Matthew Herper, 09.24.07
Forbes.com

You wouldn’t know it from the lack of fanfare, but the Food and Drug Administration is getting its biggest overhaul in a decade in a dramatic coda to Merck’s withdrawal of the blockbuster painkiller Vioxx three years ago.

A bill to give the FDA more power passed both houses of Congress with only a handful of no votes, and the president is expected to sign it into law. Because the bill is attached to the re-authorization of an important part of the FDA’s funding, a veto is unlikely. If the law doesn’t pass soon, FDA head Andrew Von Eschenbach is going to have to start informing staffers that their jobs are no longer funded.

The bill represents a victory for advocates of higher standards for making sure that drug side effects are known and promptly dealt with. Before Vioxx was yanked, some of the changes being made would be unimaginable. Until now the claims drug companies like Merck and Pfizer made about their medicines were, to a degree, negotiated. Labeling discussions between Merck and the FDA dragged on, and as a result, the agency will now be able to dictate what claims companies can make with much more force.

Another change: The FDA will be able to force drug makers to do clinical trials even after a medicine is approved and fine them if they don’t follow through. Previously, many big clinical trials regulators asked for weren’t finished. And there will be more money to study side effects of new medicines post-approval. Companies will pay more in fees when they submit drug applications, increasing the amount of money the FDA gets from industry by 25% to $400 million.

One of the farthest-reaching changes may be a new requirement demanding that the drug companies list all of their clinical trials in a registry maintained by the National Institutes of Health accessible to anyone with an Internet browser. After the studies finish, the results will also have to be posted. This will expose drug companies to new levels of scrutiny about the safety of their medicines. (See: Lynch ‘Em)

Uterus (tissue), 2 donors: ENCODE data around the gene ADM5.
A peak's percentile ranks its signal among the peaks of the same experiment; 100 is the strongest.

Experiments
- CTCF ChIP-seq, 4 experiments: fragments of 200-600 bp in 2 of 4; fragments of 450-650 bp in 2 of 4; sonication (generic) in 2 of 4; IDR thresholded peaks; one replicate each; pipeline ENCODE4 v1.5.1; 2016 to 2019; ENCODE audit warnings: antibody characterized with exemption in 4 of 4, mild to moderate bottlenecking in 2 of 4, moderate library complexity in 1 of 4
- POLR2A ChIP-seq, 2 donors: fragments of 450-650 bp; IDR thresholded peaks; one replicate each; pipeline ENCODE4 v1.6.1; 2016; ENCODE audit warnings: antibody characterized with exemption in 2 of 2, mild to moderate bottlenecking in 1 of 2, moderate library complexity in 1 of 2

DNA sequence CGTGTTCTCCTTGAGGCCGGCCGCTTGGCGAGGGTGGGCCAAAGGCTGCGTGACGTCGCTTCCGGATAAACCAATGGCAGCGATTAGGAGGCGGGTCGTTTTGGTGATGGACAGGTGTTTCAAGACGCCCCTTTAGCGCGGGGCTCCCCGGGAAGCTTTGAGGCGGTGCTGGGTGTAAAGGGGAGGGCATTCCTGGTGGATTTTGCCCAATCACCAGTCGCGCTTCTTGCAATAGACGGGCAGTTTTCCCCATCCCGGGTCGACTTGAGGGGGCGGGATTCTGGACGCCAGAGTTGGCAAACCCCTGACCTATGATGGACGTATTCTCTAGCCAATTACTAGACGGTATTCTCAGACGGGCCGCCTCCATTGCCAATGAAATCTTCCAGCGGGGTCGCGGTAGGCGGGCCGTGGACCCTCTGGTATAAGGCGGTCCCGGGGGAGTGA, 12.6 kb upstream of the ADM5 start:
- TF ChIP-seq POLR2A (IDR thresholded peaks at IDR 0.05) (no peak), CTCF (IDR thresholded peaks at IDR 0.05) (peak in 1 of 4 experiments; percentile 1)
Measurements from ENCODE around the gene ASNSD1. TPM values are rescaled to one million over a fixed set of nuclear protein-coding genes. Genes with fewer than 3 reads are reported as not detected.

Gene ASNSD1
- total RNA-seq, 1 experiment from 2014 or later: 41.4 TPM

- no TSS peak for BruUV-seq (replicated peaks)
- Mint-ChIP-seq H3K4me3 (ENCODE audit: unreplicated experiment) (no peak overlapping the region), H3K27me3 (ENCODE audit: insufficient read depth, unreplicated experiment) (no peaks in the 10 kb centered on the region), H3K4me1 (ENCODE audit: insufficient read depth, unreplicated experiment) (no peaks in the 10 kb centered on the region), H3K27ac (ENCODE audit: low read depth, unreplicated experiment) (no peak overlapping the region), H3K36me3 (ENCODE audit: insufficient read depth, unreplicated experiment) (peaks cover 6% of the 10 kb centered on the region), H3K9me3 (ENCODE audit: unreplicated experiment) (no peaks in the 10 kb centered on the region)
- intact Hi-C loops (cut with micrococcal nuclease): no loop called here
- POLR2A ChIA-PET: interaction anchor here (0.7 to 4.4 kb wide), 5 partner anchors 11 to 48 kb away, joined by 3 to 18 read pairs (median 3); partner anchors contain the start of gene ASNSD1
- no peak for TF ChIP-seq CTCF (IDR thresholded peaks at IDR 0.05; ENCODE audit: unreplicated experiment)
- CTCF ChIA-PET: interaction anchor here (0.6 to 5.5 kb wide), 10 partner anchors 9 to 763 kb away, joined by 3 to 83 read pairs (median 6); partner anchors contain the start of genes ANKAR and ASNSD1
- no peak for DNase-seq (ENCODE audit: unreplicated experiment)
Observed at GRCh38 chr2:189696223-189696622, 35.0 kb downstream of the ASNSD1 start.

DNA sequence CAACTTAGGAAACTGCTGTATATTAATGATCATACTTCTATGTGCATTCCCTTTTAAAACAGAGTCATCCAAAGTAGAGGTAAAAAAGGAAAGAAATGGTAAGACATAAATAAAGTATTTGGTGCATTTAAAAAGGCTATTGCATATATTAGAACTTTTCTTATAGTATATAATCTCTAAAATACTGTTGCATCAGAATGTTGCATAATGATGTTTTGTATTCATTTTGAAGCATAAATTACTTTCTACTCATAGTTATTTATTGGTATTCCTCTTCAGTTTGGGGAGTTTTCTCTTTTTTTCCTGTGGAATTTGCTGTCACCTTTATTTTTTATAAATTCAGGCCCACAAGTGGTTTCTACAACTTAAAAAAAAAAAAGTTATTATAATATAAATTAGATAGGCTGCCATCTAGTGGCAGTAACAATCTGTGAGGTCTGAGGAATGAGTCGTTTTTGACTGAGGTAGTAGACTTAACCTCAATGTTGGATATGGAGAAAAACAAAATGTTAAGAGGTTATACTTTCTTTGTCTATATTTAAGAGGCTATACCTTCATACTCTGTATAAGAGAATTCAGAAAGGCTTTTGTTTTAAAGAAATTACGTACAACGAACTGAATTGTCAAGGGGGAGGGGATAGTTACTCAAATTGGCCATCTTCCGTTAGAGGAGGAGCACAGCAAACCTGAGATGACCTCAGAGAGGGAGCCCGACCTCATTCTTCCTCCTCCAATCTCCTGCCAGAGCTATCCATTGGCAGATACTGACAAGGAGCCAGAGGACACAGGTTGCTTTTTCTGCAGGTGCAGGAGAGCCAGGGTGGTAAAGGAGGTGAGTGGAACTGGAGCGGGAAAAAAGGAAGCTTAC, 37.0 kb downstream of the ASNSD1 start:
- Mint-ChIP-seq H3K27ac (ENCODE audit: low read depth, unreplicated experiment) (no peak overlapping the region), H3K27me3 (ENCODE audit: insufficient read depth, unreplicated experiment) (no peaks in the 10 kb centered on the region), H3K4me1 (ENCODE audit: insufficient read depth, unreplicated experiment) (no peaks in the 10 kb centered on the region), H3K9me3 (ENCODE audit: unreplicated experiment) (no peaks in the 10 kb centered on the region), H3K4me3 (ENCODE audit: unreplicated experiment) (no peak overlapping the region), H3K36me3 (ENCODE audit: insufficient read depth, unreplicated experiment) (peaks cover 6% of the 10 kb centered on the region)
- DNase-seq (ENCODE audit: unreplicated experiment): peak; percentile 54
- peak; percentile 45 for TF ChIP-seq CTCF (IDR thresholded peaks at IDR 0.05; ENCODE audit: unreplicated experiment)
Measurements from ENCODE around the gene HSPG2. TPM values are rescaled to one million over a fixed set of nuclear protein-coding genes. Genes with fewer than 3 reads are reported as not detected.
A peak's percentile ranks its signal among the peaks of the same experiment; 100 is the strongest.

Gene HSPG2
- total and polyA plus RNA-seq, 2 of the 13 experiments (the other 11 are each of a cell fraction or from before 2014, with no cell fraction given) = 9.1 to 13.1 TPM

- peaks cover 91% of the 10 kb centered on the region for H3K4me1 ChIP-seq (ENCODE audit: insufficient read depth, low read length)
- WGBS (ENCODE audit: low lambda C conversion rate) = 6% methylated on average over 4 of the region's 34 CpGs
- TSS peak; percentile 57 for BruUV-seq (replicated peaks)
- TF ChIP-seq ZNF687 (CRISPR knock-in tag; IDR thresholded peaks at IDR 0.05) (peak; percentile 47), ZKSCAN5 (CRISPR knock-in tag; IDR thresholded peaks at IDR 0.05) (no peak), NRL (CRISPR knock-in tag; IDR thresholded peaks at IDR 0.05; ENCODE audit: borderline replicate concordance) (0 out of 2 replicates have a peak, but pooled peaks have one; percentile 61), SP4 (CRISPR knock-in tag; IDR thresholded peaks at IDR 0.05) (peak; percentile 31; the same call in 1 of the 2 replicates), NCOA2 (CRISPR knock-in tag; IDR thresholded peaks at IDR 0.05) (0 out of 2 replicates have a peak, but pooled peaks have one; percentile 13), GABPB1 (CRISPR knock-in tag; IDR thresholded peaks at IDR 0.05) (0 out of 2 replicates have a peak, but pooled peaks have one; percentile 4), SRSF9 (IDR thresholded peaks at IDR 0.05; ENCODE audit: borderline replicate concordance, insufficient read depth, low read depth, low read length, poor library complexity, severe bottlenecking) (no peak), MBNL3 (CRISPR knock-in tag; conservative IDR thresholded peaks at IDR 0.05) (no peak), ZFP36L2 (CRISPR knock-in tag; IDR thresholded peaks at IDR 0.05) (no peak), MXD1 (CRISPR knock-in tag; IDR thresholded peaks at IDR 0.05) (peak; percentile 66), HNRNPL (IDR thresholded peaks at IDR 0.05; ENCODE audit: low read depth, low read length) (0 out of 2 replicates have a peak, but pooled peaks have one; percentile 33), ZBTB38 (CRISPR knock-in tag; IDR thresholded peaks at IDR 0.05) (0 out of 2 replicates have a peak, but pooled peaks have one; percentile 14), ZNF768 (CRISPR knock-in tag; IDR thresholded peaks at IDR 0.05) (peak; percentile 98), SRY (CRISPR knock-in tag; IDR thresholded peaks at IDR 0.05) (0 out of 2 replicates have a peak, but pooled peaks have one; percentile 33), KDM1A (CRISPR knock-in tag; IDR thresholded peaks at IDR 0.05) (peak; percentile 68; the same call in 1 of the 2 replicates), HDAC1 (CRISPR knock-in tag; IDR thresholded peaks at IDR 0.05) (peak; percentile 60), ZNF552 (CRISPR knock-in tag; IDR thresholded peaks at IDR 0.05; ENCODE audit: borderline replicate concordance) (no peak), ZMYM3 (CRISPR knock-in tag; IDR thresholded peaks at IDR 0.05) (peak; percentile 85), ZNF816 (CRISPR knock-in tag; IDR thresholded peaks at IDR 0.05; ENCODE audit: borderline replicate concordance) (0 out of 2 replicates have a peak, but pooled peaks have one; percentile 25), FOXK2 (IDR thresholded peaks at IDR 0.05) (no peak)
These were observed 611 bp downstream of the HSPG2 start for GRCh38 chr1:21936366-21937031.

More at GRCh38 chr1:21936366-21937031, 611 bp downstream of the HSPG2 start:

Rough-and-ready analyses of existing data set off the Vioxx controversy and the recent kerfluffle over the diabetes drug Avandia. Such analyses, where researchers try to combine different studies to get a better idea of what kinds of side effects emerge in incredibly large groups, also linked antidepressants like GlaxoSmithKline’s Paxil to suicide risk and the Johnson & Johnson heart failure medicine Natrecor to kidney problems. In both cases, there are still debates about how real the risks are, but they put a squeeze on sales.

Lots of stuff didn’t go into the bill. The Union of Concerned Scientists, while lauding the bill, worried that it didn’t do enough to deal with the financial conflicts of FDA advisers. It appears to only increase the FDA’s power to regulate direct-to-consumer ads a little bit. Pharmaceutical companies had at one point hoped that the bill would contain language that helped protect products that had been vetted by the FDA from product liability suits.

At one point, it looked as if the bill might address how the FDA should go about approving cheaper copycat versions of biotech protein drugs like insulin and human growth hormone. Right now, there’s no mechanism for approving true generics of these products, which can be extremely expensive. Part of the reason: Complex safety issues arise because proteins are far more difficult to manufacture than the simpler chemicals in pills like Vioxx and Lipitor.

But all of these issues were Johnny-come-latelies to the Congressional debate. The focus was creating a more transparent FDA with the power to better study and regulate drug safety. Legislators were probably smart, in the end, to stick with the issues they had debated the most and approve a bill that is uncontroversial now but would have seemed like a radical step three years ago.

Hopefully, the changes will strengthen the FDA, renewing the public’s shaken faith in the safety of medicines. Drug makers could wish for nothing more.

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